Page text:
Have you ever prayed so earnestly that it was as if you were sweating blood? In our comfortable Western context, prayer can easily lack intensity. I don’t think I’ve ever been in a place where someone sweated like great drops of blood blood in anguished prayer. If they did, we’d probably try and calm them down, make them sit down so as not to distress other people. Jesus, as he does this, is entering the most intense moment, not just of his life, but arguably of all of human history. Still, it’s a detail that can sometimes get brushed over in our cultural of appropriateness.
Jesus finds his disciples sleeping ‘because of grief’ and demands that they pray ‘earnestly that you might not come into the time of trial’. If we do pray like this, it’s easy for us to slip into feeling selfish or to descend into self-absorption. Recently, the concept of the enemy ‘prowling like a lion that he might devour some’ has been much on my mind. As I write this in front of the backdrop of the unfolding event of the terror attacks in Brussels this morning, I find myself thinking again of how accepting I have become of ‘times of trial’, moments when evil rears its head and wreaks as much havoc as it possibly can, seeking not just to devour individuals, but whole communities, cultures and ideologies. Evil is part of our world, our lives, but it is never acceptable. We should do all we can to stand against it, recognising, especially this week of all weeks, that we have one who is for us and who went to the Cross to defeat evil. In our own lives, in our thoughts and actions, in our words, in our politics, in the choices we make with money, let us not be people who repay evil for evil. Let’s instead be people who pray earnestly for those who find themselves in a time of trial, that the merciful love of God would enfold them. Let’s be people who, when faced with evil, repay it with good. Where there is hatred, let’s bring love. Easy in theory, but all so very hard in practice.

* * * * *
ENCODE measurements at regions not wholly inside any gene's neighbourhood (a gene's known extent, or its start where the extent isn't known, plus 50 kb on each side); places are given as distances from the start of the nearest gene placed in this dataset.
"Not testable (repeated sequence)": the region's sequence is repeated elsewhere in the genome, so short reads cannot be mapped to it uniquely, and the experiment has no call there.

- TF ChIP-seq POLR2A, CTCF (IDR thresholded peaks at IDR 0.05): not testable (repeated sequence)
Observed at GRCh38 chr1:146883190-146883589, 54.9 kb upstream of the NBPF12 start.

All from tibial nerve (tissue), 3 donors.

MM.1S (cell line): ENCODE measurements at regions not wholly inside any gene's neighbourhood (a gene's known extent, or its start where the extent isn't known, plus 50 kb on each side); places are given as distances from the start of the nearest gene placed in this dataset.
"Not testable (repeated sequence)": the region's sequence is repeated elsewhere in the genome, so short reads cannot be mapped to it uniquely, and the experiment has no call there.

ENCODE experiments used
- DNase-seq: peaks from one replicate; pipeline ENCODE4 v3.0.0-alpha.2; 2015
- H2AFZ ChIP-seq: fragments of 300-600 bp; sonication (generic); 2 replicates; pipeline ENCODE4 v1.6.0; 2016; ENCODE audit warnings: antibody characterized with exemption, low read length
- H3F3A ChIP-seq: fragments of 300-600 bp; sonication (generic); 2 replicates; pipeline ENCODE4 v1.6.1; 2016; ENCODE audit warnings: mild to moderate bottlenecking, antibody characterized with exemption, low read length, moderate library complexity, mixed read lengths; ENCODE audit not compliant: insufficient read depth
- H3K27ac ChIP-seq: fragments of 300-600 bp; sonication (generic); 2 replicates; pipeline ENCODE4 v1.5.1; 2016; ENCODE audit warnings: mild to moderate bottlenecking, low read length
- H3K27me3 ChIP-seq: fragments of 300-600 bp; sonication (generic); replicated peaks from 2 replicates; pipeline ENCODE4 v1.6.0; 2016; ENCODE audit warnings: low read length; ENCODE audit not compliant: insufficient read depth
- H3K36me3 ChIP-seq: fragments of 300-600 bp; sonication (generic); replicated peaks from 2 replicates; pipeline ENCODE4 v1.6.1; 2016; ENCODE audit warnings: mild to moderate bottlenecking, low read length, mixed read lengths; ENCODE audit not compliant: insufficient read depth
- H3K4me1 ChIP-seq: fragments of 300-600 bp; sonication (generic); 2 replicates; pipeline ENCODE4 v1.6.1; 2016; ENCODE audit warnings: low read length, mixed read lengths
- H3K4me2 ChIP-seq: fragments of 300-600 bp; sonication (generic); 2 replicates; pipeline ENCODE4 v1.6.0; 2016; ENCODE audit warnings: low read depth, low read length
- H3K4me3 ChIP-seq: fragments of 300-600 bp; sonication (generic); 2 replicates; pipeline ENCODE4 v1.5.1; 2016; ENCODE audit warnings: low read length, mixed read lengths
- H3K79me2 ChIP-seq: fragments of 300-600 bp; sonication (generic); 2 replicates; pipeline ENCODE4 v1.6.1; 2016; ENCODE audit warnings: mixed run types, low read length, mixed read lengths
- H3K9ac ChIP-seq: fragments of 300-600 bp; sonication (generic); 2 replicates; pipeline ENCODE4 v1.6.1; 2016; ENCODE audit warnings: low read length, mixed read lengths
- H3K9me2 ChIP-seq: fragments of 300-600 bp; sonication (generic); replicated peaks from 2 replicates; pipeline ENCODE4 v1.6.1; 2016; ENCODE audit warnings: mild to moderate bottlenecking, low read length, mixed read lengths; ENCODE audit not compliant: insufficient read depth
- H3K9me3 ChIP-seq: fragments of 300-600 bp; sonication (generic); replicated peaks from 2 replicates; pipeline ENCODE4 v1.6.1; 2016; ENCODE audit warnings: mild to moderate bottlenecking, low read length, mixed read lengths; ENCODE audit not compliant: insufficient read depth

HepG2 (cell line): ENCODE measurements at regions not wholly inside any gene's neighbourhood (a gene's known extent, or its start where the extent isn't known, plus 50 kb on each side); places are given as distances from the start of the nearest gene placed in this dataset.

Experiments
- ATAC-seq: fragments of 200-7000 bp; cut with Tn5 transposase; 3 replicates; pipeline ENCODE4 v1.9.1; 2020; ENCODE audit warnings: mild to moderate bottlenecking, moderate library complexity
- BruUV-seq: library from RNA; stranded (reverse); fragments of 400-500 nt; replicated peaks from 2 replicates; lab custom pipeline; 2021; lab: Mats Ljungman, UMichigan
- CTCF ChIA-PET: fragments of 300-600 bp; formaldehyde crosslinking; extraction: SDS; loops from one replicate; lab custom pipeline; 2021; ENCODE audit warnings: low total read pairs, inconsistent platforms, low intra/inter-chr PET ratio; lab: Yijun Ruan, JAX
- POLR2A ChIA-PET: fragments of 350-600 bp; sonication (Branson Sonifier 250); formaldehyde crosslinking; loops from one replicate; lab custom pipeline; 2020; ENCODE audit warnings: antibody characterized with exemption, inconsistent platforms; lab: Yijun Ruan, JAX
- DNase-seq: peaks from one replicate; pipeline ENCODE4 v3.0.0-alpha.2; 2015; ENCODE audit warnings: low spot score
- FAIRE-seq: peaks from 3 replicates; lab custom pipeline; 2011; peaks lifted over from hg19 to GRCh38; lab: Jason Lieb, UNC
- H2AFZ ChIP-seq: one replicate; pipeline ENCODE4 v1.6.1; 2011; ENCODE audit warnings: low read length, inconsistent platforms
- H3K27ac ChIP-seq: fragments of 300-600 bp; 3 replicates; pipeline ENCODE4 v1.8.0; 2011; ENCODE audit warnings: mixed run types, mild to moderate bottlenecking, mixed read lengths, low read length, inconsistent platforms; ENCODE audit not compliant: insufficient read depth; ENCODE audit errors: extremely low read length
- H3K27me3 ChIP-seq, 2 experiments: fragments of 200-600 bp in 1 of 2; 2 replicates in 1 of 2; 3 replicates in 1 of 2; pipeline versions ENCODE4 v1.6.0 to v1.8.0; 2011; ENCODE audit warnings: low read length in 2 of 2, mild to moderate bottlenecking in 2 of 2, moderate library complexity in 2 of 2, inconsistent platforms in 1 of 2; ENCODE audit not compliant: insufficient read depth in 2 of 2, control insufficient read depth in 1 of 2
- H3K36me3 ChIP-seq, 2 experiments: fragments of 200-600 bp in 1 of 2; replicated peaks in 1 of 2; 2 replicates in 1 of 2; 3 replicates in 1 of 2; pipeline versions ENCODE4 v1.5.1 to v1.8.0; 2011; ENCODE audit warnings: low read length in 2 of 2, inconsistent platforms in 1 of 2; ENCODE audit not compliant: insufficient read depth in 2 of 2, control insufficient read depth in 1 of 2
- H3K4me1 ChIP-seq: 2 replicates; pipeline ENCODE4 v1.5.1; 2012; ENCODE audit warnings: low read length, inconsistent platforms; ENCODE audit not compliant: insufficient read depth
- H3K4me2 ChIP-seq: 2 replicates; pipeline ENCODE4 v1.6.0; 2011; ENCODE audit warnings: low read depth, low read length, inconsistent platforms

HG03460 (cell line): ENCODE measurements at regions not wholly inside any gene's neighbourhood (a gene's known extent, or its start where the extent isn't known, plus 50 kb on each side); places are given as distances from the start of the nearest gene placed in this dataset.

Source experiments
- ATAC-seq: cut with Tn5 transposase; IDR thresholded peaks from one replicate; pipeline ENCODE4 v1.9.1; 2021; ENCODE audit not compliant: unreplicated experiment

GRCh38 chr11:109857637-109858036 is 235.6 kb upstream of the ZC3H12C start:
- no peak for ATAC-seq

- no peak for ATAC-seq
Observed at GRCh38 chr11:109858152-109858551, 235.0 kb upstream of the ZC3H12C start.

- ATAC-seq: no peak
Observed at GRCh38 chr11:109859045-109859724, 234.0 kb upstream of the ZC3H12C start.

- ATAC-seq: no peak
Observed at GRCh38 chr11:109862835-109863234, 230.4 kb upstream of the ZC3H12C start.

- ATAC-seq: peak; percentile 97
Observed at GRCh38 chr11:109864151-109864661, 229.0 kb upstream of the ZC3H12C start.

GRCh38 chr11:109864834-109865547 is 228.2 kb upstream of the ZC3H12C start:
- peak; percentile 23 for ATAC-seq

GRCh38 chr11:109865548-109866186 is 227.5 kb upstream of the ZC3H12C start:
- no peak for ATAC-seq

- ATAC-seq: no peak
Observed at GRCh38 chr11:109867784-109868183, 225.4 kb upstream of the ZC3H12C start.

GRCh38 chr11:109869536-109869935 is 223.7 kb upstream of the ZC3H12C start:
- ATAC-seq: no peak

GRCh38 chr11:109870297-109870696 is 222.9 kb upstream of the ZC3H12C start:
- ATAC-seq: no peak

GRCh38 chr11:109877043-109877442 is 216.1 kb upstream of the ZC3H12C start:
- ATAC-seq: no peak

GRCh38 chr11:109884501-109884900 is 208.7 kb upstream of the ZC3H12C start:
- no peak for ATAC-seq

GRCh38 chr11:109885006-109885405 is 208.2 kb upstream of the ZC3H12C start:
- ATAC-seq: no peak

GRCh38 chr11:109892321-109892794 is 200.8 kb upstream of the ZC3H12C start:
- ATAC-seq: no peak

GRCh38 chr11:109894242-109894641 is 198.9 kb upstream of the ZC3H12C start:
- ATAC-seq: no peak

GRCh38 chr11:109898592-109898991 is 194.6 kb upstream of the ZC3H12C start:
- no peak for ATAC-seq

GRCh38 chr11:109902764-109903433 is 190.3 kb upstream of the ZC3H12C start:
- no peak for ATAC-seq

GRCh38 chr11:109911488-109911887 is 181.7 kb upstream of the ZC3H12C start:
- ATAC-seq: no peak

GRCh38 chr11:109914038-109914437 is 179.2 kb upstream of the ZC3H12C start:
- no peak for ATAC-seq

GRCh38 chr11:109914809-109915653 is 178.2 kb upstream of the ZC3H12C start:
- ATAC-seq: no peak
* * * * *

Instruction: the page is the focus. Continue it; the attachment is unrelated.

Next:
Let’s be people who hold true to the one we believe in and love, the Prince of Peace.